Dear CMO:

Shout “that man is an axe-murderer!” in a courtroom. The defense attorney will bolt upright and splutter, “Objection! My client is NOT an axe-murderer! This is a tax evasion case!” You can then smoothly withdraw the statement, knowing the jury will hear nothing else for the duration except the echo of your words in their ears. The media will dutifully report with Pavlovian consistency on the “reputed axe-murderer” for weeks to come. Regardless of the verdict, the case is closed.

The defendant may never have actually hefted an axe in his life; the problem is that he looked like he fit the part. Blame it on the crazy eyes or the facial twitch. Something met expectations and the idea sparked something in the imagination. The defendant was dead the minute he was accused, and he was doubly dead when his attorney denied him being one.

Which brings us to the present and our topic of the day. Incendiary statements are doubly powerful when they are not only vivid but believable enough to be plausible. This isn’t a given. Believability requires a preconception, imagination, and of course the spark that sets it all off.

Incendiary statements are hard to shake, regardless of context or contrition. Don Imus probably hasn’t lost any of his devoted fans because they don’t believe he’s a racist. If you’ve heard his show, you know he isn’t a Howard Stern or a Michael Savage, but a very smart and politically oriented talk radio personality with a caustic wit. There’s a world of difference between the context and delivery of his statement, inappropriate as it was, and Michael Richards’ full-on hate-filled tirade. But to those who know nothing about him, it seems like he could be a racist – after all, he’s described in the media as a “shock jock” and appears to the world to be an old white guy in a cowboy hat. Race is a delicate topic in America and the tolerance for error is near zero. And so, he is now looking for newer venues for his radio show.

Examples abound in the public policy world, from the casual acknowledgement that “the debate is over” on global warming to the discovery there is virtually no voter fraud in the country. Incendiary statements abound, particularly in emotionally charged environments like politics. They sound good, they are plausible, and therefore, they are hard to shake. So they stick.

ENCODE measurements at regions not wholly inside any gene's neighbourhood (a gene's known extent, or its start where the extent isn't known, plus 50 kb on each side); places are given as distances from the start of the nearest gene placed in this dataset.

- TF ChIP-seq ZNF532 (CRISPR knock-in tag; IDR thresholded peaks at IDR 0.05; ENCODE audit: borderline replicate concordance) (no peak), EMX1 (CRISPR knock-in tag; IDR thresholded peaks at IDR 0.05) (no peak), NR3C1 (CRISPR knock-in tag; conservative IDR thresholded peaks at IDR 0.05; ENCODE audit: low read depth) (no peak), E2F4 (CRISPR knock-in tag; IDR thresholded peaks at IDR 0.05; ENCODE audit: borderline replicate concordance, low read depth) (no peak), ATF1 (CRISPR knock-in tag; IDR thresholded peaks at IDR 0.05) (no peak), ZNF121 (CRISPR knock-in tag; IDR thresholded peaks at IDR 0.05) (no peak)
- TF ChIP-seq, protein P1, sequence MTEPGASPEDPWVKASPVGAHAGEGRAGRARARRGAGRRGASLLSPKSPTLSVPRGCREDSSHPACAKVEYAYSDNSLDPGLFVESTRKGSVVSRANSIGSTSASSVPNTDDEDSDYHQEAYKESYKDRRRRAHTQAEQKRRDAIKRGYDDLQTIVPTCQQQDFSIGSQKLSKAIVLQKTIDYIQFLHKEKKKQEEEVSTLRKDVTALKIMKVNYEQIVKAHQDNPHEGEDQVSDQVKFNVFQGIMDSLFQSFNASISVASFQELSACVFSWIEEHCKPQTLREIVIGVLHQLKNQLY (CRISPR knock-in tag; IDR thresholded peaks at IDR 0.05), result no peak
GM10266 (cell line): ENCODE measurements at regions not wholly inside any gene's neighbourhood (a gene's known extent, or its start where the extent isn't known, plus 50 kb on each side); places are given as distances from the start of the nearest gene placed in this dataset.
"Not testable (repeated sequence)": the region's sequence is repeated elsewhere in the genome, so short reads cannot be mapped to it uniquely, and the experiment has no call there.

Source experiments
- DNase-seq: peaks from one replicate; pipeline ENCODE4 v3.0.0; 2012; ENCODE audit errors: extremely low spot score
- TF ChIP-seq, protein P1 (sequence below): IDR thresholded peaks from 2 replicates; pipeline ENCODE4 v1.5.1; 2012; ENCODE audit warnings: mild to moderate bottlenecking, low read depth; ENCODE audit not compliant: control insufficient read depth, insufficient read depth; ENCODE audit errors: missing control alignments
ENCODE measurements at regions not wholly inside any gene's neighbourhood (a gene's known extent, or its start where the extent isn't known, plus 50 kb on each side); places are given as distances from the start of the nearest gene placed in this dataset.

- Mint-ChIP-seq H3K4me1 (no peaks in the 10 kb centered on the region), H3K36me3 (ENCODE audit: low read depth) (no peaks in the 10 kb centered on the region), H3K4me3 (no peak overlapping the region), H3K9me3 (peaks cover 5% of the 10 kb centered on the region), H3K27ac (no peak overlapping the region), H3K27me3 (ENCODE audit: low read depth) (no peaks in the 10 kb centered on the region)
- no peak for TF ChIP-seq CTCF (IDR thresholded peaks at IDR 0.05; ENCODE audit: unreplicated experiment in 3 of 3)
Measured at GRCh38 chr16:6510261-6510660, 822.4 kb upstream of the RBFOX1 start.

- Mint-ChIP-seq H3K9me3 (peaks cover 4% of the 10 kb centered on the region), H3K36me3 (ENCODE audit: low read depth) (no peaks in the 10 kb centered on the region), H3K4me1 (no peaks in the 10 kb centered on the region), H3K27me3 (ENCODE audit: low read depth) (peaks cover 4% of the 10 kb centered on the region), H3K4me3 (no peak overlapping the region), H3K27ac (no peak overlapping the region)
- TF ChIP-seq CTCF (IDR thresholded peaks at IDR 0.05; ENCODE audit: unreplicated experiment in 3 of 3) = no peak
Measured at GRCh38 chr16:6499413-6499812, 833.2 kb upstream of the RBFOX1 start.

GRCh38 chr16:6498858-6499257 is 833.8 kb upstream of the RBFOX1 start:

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Key Takeaways:

> It seems the best way of dealing with an incendiary statement aimed at your forehead is to redirect the comment onto safer ground without restating the charges. In response to “that man is an axe murderer,” you might respond, “as a life-long devoted environmentalist, my client has never physically touched a tree killing device in his life – he’s Pro Tree, as a matter of fact – and if my colleague on the opposing bench would stop making blatantly anti-arborial references and sober up, he’d have known that. I won’t say my colleague is reckless… or a tree killer himself… but his comments were inappropriate.” Or words to that affect. You get the point. Adapt to your own needs.

> Getting angry will often make matters far worse. Look no further than the previously unheard of JL Kirk Associates for a cautionary tale in how not to respond to an angry blogger with an incendiary agenda. Don’t punch out the tar baby. Wave at it from a distance and give your side of the story in a really nice way.

> Clearly, there’s ample opportunity to use incendiary words for less than honorable purposes. However, we can all agree that it is perfectly ethical and good to frame the conversation in the market to your best advantage. I wrote about this in Killing Giants under the “Thin Ice” strategy.

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Incoming incendiary attacks must be addressed immediately with equal vividness and enough slight of hand to move the audience’s attention to a place more suited to your needs. Outbound incendiary statements must not only be vivid – they must capture the imagination of the audience – but they must be plausible – they need to sound like they could be true. Are you competing against the iPod? Pointing out that a good 50% of the revenue they collect from you goes to pay for a glitzy ad campaign designed to take your mind off the absurdly high retail price might make a potential consumer think twice. They might be persuaded to look for an alternative that delivers more performance for less money. Incendiary and believable.

Smile and play nice. Complement your adversaries. Answer the question you want to answer, not the one they plant to make you look foolish. Reframe the conversation and let them try to play on the thin ice of your own choosing.

Let’s keep in mind that even though your opponents may flatter you, their words may be leading you, and your market, somewhere else. Never forget that “Brutus is an honorable man.”


Copyright © 2007 Stephen Denny